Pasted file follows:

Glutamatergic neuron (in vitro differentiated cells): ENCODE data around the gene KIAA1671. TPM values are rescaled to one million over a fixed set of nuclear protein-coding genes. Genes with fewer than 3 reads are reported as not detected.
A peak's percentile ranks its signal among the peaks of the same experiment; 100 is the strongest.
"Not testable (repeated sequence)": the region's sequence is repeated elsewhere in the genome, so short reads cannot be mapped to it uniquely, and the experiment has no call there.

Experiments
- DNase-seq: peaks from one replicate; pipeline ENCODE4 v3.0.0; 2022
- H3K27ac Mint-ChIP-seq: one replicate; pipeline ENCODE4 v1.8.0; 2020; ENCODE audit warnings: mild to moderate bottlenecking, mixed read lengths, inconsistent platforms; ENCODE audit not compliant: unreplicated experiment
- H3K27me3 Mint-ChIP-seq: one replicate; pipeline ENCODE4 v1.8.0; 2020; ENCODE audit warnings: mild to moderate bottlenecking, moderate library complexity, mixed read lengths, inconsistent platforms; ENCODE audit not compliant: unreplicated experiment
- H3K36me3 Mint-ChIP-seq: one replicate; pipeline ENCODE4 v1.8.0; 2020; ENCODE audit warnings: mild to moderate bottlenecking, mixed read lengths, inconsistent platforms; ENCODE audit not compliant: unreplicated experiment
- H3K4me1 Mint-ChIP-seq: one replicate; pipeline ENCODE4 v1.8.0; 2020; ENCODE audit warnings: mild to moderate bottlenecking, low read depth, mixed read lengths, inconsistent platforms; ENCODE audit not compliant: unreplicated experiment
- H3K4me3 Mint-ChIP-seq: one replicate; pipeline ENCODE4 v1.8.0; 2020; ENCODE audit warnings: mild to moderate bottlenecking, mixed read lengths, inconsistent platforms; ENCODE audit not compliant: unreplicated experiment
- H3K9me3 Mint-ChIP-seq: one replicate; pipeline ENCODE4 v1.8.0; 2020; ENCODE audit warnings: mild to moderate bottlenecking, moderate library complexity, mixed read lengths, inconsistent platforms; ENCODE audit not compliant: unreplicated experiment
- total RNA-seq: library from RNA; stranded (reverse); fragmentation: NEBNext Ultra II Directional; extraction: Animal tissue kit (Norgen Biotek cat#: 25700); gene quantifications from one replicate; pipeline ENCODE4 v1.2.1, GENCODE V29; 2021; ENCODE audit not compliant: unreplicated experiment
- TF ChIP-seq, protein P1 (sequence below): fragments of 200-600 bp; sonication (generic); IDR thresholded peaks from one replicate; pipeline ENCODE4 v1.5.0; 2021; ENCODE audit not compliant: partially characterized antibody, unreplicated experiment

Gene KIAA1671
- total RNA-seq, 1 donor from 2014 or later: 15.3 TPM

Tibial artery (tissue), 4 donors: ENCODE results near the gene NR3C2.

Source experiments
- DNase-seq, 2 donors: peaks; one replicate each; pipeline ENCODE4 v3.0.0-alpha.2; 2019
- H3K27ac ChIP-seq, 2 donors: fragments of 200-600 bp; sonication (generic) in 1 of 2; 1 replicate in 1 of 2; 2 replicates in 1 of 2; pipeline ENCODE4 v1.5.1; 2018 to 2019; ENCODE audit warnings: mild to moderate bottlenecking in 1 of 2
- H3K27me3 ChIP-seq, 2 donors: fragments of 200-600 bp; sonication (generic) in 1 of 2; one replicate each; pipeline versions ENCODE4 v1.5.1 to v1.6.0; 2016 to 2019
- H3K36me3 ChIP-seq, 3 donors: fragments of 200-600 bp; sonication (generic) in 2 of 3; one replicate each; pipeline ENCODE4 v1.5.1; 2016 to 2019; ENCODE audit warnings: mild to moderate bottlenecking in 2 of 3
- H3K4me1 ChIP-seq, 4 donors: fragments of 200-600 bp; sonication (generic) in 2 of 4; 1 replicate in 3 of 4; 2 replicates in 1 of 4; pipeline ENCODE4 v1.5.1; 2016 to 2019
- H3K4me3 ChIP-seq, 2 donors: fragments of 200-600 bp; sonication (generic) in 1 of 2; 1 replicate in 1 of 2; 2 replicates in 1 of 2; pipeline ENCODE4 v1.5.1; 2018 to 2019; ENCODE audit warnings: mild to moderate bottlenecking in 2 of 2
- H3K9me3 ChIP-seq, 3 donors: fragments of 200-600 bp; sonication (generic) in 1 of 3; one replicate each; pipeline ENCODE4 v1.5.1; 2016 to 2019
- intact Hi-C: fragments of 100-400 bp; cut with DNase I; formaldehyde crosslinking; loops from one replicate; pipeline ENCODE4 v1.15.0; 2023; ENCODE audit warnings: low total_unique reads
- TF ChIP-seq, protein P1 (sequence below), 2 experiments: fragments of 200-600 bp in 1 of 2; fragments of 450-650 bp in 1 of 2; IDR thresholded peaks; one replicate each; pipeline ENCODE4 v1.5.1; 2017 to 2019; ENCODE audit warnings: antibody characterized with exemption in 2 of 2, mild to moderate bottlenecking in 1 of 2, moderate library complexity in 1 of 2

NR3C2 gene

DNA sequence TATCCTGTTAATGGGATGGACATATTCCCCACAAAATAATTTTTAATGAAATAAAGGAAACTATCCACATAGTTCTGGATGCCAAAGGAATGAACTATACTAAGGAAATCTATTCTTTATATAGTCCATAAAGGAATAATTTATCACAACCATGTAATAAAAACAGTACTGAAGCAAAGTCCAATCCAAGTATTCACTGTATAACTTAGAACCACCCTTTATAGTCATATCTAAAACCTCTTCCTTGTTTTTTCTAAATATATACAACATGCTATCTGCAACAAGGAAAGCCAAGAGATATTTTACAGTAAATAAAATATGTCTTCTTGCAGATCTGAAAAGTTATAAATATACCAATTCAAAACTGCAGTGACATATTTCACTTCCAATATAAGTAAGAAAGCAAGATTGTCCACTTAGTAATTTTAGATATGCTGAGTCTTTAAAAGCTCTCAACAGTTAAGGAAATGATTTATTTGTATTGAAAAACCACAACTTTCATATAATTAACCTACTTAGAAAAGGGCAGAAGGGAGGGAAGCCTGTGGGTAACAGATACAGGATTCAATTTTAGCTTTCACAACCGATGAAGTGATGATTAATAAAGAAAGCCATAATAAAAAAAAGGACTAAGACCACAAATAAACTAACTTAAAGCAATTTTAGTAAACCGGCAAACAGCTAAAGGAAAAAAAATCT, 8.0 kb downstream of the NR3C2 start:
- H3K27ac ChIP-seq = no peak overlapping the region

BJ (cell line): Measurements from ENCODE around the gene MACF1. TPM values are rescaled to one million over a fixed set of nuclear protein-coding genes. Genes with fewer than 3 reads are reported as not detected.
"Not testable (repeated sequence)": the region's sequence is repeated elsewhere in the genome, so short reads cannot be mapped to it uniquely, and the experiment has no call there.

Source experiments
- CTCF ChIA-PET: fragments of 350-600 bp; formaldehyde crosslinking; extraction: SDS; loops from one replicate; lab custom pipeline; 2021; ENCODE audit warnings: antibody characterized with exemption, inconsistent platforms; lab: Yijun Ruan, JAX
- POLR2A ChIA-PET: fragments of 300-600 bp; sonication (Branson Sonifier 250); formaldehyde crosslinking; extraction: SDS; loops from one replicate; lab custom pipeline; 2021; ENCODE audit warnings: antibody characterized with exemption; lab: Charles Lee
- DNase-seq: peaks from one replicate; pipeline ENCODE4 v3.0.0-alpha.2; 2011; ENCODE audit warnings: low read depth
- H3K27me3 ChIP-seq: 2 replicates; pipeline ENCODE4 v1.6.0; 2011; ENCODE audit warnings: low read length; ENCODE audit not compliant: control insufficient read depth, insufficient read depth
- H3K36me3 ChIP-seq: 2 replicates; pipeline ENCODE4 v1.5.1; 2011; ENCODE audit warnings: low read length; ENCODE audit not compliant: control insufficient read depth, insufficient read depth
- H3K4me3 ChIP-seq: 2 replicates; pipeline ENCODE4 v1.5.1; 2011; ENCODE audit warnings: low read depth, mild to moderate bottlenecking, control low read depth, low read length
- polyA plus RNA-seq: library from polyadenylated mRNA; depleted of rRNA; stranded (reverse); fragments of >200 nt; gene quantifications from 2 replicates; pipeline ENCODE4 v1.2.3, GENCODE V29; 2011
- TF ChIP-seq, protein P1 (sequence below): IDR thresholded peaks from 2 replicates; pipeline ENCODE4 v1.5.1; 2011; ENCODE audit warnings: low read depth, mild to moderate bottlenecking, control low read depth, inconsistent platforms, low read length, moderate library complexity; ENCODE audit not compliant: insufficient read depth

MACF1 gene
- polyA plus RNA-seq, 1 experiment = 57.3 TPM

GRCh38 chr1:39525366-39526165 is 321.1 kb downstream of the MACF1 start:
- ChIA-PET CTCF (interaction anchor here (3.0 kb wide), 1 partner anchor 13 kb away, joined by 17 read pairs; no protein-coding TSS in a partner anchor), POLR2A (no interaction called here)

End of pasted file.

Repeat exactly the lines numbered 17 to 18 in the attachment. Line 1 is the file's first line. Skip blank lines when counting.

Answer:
Source experiments
- DNase-seq, 2 donors: peaks; one replicate each; pipeline ENCODE4 v3.0.0-alpha.2; 2019